Effect of Medical Therapy on Glaucoma Filtration Surgery Rates in Ontario | Glaucoma | JAMA Ophthalmology | JAMA Network
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Socioeconomics and Health Services
October 2006

Effect of Medical Therapy on Glaucoma Filtration Surgery Rates in Ontario

Author Affiliations

PAUL P.LEEMDAuthor Affiliations: Department of Ophthalmology and Visual Sciences, Toronto Western Hospital (Drs Rachmiel, Trope, Gouws, and Buys and Ms Chipman), and Department of Public Health Sciences, Faculty of Medicine, University of Toronto (Ms Chipman), Toronto, Ontario.

Arch Ophthalmol. 2006;124(10):1472-1477. doi:10.1001/archopht.124.10.1472

Objective  To analyze trends of glaucoma filtration surgery in Ontario.

Methods  From April 1, 1992, through March 31, 2004, correlations were examined between the annual rates of trabeculectomies in Ontario, the use of glaucoma medications, and the numbers of practicing ophthalmologists and optometrists.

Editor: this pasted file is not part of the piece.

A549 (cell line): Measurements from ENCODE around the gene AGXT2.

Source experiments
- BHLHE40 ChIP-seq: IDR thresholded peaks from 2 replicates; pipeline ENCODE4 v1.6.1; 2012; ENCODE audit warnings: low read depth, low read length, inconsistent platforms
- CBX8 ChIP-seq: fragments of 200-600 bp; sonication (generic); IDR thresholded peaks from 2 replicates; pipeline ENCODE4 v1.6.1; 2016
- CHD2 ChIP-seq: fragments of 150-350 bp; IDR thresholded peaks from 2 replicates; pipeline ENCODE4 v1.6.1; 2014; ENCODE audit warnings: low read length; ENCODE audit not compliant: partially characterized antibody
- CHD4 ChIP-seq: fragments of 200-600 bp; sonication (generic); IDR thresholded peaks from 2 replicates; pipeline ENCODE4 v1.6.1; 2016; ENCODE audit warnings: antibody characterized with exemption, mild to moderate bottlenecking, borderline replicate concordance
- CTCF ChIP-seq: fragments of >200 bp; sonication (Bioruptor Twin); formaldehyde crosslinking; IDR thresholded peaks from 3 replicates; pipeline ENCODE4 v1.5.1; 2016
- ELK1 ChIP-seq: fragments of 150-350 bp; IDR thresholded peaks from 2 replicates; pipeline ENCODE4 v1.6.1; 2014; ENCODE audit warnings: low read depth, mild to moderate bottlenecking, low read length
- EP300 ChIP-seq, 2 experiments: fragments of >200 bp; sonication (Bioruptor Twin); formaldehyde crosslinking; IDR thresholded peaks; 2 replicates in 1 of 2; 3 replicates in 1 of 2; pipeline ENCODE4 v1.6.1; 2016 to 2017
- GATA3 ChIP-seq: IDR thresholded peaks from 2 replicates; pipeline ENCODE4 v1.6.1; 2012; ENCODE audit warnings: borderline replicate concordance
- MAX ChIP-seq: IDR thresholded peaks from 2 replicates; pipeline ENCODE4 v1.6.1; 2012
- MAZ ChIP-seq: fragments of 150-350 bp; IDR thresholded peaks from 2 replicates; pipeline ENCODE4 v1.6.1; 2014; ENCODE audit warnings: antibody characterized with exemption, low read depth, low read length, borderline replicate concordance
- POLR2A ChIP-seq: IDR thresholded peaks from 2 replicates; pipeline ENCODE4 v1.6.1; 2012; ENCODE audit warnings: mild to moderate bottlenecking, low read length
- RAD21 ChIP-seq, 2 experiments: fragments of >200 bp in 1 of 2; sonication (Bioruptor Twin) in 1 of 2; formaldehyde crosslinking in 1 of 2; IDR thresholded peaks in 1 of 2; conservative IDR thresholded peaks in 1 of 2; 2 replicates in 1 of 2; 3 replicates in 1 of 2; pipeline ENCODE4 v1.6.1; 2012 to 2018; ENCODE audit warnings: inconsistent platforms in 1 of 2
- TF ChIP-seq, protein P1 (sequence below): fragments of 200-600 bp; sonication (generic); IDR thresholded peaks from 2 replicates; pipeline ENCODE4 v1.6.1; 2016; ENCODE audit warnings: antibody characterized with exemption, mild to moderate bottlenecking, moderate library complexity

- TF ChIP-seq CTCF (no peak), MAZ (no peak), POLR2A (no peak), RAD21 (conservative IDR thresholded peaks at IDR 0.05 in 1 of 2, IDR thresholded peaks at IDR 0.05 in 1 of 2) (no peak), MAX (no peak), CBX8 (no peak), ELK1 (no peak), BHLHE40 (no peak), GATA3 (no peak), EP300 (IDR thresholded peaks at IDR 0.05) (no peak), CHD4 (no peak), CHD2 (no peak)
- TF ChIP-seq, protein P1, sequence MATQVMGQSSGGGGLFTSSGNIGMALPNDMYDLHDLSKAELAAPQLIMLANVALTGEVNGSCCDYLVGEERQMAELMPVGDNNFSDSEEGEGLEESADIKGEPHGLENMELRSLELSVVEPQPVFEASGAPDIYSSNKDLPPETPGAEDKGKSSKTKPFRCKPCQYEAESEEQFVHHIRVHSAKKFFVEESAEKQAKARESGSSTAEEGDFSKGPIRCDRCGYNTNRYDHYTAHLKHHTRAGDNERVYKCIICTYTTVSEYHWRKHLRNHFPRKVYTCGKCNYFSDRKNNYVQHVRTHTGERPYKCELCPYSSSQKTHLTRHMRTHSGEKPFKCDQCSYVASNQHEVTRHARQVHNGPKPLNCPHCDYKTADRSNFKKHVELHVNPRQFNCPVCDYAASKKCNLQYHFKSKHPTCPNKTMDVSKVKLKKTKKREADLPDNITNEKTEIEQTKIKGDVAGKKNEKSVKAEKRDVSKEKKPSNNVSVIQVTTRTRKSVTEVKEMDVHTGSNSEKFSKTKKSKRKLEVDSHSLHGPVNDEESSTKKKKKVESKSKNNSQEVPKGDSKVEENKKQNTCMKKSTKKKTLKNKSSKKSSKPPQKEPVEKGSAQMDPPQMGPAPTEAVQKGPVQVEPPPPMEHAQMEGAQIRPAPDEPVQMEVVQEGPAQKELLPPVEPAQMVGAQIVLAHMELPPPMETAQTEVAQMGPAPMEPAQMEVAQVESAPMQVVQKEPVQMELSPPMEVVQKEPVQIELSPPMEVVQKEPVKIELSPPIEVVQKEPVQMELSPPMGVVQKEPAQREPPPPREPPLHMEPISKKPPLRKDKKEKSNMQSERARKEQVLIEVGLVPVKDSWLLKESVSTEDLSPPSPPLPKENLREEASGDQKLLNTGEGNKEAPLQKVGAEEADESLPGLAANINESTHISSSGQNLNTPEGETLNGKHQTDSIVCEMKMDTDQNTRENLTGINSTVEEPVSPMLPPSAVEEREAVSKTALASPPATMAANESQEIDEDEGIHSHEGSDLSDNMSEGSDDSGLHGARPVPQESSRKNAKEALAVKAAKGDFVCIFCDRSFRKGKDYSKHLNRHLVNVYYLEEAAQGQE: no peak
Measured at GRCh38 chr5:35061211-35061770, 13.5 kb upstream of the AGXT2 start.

Results  The number of trabeculectomies per 1000 persons at risk for primary open-angle glaucoma increased from 33.5 in 1992 to 46.2 in 1996 (37.7% increase; 6.6% increase per year) and then steadily decreased to 38.2 in 2004 (17.0% decrease; 2.7% decrease per year). The number of glaucoma medications dispensed in Ontario increased from 766 000 in 1992 to 1 466 543 in 2004 (91.5% increase; 10.5% annual increase). The increase in dispensed prostaglandin analogues strongly correlated (P<.001; 95% confidence interval, −0.87 to −0.41) with the decreasing number of trabeculectomies. The decreasing number of ophthalmologists positively correlated (r = 0.87) with the filtration surgery rate after 1997.

Conclusions  The number of trabeculectomies has decreased substantially in Ontario coinciding with the introduction of medications for the treatment of glaucoma in December 1996. This decrease in trabeculectomies highly correlated with the introduction of prostaglandin analogues (P<.001) and the decreasing number of ophthalmologists from 1997 through 2004.